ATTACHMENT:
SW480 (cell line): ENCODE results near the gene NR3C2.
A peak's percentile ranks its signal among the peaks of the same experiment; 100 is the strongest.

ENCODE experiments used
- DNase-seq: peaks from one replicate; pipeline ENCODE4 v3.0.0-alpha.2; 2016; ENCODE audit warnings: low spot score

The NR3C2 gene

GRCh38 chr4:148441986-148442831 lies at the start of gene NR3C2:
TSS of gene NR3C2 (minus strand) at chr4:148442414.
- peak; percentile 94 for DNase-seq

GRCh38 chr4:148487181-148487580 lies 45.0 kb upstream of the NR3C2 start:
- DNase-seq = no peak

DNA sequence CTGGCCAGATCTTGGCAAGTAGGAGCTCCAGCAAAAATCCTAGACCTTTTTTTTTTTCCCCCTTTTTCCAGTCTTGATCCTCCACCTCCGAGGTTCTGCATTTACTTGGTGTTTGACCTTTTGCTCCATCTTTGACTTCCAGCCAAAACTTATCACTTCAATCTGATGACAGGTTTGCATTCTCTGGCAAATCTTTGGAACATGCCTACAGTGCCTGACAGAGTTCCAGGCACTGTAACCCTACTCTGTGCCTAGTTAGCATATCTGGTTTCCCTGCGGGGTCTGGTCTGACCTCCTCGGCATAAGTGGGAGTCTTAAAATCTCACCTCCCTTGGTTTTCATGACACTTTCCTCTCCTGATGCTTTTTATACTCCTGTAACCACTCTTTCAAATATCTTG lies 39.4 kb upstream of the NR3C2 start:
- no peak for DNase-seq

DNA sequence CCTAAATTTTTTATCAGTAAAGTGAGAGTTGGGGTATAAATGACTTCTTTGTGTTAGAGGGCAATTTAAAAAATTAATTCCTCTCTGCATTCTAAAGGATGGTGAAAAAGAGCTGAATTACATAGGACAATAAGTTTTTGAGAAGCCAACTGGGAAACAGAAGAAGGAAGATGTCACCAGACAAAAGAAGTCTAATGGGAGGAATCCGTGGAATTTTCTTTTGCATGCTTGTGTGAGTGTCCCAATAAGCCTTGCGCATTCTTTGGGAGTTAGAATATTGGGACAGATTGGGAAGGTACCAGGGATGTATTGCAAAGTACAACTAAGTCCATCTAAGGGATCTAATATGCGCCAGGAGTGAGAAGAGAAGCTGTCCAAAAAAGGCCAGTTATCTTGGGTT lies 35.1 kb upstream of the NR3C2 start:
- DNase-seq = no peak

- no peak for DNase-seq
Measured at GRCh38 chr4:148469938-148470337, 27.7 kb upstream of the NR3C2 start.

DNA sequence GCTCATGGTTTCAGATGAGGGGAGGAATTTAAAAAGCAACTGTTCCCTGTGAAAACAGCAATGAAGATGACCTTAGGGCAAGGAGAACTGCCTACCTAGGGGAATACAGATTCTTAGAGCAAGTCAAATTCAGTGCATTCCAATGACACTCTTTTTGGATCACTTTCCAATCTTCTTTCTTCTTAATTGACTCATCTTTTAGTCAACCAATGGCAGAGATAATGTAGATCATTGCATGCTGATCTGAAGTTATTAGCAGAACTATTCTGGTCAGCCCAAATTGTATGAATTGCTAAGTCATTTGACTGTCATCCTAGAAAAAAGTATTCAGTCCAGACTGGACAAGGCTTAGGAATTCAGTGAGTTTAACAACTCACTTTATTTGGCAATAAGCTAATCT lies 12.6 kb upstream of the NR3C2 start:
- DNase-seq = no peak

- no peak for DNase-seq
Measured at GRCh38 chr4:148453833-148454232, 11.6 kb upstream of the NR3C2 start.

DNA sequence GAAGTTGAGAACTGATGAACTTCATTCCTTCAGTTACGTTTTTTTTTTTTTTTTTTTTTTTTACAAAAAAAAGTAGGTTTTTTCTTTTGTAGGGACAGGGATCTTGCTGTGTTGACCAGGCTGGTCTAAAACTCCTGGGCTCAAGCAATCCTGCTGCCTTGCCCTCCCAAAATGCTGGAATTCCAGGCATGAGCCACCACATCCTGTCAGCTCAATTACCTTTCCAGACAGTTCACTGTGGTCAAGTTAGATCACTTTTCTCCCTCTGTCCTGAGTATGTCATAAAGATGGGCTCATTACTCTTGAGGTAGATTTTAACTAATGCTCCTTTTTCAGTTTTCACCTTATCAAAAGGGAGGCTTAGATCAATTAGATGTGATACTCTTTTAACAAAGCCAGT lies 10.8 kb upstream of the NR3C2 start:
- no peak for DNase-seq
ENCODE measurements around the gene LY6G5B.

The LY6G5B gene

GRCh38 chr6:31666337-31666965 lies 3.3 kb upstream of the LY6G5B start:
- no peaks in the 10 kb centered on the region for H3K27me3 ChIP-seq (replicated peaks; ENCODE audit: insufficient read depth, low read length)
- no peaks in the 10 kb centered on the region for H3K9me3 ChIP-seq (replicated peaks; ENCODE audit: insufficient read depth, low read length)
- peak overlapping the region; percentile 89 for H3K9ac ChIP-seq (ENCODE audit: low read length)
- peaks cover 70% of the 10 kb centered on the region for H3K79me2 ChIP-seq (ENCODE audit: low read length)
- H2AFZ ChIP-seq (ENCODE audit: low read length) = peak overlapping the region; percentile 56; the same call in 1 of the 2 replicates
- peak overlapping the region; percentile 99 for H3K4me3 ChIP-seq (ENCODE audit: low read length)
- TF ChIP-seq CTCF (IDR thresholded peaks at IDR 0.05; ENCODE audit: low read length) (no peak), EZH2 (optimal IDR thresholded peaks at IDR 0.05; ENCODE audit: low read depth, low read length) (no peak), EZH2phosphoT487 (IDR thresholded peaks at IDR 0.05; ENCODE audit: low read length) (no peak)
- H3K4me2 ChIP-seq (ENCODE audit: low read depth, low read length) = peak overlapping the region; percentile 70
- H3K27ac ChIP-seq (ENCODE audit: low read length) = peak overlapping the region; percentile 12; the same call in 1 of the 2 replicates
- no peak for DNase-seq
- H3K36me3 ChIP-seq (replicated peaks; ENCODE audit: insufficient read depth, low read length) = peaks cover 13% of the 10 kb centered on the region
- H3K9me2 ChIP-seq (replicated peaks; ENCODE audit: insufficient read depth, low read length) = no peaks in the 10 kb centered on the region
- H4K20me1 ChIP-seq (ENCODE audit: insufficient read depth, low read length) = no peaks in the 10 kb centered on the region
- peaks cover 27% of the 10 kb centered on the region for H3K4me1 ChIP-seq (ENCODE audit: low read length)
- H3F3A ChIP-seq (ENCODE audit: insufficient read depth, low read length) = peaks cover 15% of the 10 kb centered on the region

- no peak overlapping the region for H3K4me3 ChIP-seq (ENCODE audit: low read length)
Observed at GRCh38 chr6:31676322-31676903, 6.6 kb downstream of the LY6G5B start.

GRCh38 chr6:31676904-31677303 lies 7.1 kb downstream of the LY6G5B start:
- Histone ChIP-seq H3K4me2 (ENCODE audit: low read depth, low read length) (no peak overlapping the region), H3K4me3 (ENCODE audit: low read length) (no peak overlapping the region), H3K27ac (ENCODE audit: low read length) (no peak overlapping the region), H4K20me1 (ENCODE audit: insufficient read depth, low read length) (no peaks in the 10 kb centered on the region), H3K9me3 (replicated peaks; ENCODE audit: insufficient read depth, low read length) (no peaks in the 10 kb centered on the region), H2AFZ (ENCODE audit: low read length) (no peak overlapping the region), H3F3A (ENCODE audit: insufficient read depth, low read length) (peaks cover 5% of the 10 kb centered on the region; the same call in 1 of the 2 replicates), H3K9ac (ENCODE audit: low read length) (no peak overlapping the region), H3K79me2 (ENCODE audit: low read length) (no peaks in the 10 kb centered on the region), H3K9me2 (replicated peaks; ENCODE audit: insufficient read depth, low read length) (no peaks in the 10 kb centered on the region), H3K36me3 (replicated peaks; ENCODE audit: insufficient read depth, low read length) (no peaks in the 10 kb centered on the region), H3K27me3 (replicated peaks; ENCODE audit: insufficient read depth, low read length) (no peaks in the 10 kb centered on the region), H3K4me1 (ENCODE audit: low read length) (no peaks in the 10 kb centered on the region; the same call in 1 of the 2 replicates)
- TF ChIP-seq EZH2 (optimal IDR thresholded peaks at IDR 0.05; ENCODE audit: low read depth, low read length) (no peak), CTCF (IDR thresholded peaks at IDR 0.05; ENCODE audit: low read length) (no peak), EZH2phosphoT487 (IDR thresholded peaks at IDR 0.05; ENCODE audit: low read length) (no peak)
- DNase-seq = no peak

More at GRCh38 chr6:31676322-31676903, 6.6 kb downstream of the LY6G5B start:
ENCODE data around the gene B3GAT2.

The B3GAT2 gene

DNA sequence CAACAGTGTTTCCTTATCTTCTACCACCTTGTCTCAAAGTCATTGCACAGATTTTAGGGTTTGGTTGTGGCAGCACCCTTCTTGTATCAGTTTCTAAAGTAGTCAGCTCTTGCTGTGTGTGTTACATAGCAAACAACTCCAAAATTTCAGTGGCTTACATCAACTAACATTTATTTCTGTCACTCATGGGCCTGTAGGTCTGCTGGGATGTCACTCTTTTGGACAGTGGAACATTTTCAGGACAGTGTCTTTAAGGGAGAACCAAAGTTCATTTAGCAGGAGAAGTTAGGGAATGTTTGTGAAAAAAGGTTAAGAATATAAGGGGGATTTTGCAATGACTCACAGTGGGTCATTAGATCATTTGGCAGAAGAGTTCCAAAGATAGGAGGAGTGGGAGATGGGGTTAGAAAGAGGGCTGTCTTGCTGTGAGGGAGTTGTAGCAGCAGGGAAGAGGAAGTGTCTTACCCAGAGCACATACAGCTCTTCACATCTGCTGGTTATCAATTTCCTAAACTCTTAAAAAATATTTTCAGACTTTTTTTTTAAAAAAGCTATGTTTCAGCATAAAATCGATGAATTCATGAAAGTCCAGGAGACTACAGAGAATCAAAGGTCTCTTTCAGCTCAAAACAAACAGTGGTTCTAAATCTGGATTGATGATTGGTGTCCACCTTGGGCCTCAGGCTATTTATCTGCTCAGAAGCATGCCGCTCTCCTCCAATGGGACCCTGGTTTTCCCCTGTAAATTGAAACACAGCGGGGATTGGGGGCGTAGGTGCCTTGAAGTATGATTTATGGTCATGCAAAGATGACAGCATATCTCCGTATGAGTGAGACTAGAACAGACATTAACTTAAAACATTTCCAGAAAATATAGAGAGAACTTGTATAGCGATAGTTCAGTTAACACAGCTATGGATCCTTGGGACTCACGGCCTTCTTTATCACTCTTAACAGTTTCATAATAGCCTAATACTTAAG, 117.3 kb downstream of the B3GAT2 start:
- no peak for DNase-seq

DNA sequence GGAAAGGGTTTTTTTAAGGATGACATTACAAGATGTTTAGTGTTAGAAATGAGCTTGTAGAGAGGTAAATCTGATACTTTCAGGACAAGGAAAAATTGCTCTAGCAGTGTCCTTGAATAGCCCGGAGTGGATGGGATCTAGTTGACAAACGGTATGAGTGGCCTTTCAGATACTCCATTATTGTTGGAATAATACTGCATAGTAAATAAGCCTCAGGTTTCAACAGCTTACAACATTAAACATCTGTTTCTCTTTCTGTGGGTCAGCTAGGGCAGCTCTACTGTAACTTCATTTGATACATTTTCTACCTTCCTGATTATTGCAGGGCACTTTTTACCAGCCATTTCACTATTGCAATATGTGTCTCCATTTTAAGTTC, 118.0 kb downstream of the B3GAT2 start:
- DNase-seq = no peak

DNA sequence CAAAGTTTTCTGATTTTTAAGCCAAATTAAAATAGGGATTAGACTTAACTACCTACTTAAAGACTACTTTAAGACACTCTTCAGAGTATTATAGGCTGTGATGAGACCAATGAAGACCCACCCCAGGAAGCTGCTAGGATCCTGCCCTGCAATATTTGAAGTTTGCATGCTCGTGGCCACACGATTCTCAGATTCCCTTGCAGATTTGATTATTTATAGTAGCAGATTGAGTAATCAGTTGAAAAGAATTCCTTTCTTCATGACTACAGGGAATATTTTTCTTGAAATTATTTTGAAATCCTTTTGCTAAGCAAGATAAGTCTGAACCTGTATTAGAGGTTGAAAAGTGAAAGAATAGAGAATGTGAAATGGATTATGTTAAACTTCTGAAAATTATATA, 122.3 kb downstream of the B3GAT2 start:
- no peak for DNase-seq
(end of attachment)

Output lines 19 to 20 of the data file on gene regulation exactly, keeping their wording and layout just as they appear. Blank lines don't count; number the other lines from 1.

- no peak for DNase-seq
Measured at GRCh38 chr4:148453833-148454232, 11.6 kb upstream of the NR3C2 start.